I received a rather interesting message in response to my last book review for “The Painted Girls” by Cathy Marie Buchanan. The sender sent me a blog post about forgeries of famous artworks at various art institutes. This particular post was about how Edgar Degas may not have been the true artist behind “Little Dancer Aged Fourteen,” the statue that was modeled after the main heroine in “The Painted Girls.”
The sender said the author should do more thorough research before writing about a historical figure’s artwork he may or may not have created.
While I understand, it struck me as a little funny because “The Painted Girls” doesn’t boast to be a biography about Degas, or even a creative nonfiction piece. Nowhere does it claim a real 14-year-old girl named Marie Van Goethem existed, or had two sisters who also danced at the Paris Opera. Nor could I find information about a man named Emile Abadie who was part of a shocking murder trial in 1870s France.
This book is historical fiction, a genre in which liberties are commonly taken with the past, and fabricated persons interact with true-life past figures in order to tell an entertaining story.
This poses an interesting question: What is the appropriate balance between history and fiction in historical fiction?
Let’s be logical; if a writer is going to set his or her story in a certain era, he or she should at least understand the time period well enough to stay true to it. If a novel takes place during the American Revolutionary War, the protagonist shouldn’t be driving a sports car or playing video games.
However, it is common, sometimes necessary, for an author to make a few modern alterations to tell an effective story to present-day readers. I dislike thinking some stories need to be “dumbed down” to reach a wider audience, but if all novels had their characters speak in the time’s period dialect, such as everyone talking in Shakespearean language in the 1600s, most readers would give up after a few pages. (May I also note that Shakespeare himself often took liberties when characterizing historical figures for his plays).
An article from The Guardian’s Book Blog (www.guardian.co.uk) in 2010 discussed the “lying art of historical fiction,” stating: “The spectrum of historical fiction is ... not as simple as ‘accurate = good’ and ‘inaccurate = bad.’ It depends on whether the inaccuracies are constructive lies or accidental mistakes.”
Sometimes there is not enough documented material for authors to pull from, so they may do the best they can to fill in the blanks with educated “guesswork.” There is a difference between fabricating a few minor details for the sake of story, and outright lying without even attempting to remain true to history. Usually the latter is very easy to identify.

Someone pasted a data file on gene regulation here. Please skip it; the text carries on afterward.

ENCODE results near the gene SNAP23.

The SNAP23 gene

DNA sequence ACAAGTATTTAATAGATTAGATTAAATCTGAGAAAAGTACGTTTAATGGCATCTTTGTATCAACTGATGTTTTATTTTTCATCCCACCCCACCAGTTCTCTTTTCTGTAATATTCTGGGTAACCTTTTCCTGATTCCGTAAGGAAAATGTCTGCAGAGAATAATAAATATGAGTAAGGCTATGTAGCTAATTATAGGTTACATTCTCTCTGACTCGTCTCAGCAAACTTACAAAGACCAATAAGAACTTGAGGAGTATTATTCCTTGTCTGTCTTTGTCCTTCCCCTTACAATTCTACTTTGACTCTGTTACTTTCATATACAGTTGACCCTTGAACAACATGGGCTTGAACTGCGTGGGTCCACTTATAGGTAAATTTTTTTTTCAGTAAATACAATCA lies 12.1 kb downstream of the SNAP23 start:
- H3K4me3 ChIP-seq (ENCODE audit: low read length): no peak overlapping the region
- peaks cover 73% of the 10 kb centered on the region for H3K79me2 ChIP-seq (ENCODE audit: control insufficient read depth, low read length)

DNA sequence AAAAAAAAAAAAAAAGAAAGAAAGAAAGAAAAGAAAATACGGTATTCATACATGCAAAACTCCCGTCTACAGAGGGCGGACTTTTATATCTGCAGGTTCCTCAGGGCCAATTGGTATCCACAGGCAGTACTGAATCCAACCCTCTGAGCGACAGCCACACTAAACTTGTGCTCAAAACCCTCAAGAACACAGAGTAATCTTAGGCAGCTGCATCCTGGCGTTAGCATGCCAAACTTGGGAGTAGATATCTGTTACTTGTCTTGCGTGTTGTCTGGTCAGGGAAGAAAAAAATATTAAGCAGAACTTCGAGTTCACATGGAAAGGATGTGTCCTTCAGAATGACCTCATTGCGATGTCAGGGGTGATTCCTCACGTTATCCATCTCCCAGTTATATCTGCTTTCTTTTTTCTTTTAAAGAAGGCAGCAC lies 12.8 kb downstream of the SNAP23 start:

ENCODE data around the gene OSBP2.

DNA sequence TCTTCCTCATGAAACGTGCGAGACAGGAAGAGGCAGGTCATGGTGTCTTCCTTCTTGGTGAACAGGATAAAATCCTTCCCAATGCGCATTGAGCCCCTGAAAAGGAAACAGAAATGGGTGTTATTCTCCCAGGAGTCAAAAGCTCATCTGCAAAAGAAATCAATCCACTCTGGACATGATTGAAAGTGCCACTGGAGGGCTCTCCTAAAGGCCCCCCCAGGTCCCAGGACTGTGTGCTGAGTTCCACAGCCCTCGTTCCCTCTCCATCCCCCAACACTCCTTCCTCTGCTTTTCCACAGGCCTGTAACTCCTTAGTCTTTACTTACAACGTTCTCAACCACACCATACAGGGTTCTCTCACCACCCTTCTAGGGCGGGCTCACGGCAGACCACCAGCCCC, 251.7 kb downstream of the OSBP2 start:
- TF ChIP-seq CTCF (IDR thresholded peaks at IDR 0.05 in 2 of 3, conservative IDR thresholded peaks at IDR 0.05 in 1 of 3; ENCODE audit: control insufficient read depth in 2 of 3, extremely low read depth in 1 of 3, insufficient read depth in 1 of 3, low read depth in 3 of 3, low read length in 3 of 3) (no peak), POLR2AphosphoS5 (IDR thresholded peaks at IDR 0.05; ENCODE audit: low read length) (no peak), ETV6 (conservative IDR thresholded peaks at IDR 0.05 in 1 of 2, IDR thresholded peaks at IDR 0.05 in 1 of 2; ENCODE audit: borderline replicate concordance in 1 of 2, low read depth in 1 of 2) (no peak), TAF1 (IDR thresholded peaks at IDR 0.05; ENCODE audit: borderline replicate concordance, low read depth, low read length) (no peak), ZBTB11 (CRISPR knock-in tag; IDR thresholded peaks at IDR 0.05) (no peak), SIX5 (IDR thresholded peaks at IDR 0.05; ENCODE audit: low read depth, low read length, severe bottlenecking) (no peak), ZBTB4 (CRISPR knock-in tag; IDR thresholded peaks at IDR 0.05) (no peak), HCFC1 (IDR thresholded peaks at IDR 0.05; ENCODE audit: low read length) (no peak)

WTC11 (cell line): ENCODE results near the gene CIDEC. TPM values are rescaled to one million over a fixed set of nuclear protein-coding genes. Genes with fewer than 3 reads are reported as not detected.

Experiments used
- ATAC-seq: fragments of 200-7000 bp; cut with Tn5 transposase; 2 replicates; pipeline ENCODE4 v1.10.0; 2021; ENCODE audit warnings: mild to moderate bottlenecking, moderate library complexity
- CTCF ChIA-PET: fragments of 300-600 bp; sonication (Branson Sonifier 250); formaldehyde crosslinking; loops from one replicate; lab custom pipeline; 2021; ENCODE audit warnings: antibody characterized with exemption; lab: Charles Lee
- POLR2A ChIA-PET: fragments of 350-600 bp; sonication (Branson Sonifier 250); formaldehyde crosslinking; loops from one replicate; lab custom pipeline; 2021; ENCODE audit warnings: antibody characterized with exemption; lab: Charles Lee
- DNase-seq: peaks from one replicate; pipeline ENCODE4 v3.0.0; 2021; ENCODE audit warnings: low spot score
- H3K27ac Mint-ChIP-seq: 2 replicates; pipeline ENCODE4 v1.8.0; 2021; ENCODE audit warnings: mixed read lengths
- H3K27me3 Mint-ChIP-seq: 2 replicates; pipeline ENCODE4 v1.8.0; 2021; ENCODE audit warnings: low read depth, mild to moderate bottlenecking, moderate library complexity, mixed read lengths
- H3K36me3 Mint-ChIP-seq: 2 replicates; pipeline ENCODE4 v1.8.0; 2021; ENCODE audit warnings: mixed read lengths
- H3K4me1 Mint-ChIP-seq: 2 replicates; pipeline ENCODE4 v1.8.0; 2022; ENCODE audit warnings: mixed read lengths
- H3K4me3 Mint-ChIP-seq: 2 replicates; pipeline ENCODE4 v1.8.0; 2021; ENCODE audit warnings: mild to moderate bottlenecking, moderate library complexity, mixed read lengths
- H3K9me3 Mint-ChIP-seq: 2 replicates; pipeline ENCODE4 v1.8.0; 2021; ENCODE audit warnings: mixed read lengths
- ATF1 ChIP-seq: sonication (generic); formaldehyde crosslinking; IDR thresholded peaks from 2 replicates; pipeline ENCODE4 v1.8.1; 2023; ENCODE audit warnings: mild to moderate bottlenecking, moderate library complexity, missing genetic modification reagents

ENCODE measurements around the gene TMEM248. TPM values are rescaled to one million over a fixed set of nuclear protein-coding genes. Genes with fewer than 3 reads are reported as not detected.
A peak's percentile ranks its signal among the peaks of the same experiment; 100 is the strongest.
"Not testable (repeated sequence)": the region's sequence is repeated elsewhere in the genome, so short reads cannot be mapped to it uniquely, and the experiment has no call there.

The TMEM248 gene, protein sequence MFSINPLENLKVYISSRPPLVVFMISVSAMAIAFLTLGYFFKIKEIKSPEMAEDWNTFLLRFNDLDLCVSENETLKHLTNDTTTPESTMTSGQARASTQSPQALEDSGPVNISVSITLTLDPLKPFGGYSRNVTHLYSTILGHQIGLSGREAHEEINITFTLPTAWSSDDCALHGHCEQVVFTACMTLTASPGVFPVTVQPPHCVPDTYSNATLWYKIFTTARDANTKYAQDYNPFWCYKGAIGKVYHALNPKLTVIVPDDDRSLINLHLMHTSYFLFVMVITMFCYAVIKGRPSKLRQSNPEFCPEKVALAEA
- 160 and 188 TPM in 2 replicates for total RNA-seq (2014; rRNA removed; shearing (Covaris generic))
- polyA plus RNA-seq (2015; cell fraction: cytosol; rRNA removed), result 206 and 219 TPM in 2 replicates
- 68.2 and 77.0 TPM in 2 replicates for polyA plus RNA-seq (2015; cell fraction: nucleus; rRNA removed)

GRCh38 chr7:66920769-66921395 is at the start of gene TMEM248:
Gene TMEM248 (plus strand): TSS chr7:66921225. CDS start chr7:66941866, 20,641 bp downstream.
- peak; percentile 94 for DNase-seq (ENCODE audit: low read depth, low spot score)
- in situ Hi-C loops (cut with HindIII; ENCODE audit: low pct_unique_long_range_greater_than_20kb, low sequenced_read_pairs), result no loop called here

I believe the danger lies in the main intention for the novel. If an author intends to educate readers about a specific historical event or time without doing any solid research, or wants to “redesign” history to match one’s personal agenda or bias, then this is purposefully misleading readers who may truly desire to understand that aspect of history.
If, on the other hand, the authors want to tell a story more about the relationship between characters, show a reflection of humanity or connect with readers on an emotional level, the “fiction” aspect may be more what they are leaning toward with the “history” merely being the backdrop of the scene.
In the case of “The Painted Girls,” I got the sense that Buchanan just wanted to tell us an engaging story about the bond between sisters and the corruption that society can thrust upon us. She wasn’t trying to convince anyone that Degas was or wasn’t the artist behind that certain piece of art.
As another example, in Melanie Benjamin’s “Alice I Have Been,” I don’t know if Charles Dodson, more famously known as Lewis Carroll, had a romantic relationship with the young Alice Liddell who inspired his “Alice in Wonderland” stories. Yet this didn’t detract from the story, which was still powerful, beautiful and thoughtfully written.
While it is important that historical fiction has enough grounding in its time period to make the story and characters convincing, it may not be necessary for every detail to be 100 percent accurate.
Sometimes it is not about what can be proven, but what can be believed and appreciated, that matters more.
Alison Reeger Cook is a Gainesville resident whose Off the Shelves book review appears every other week in Sunday Life. Know of a good book to review? Email her to tell her about it. Her column appears biweekly and on gainesvilletimes.com/life.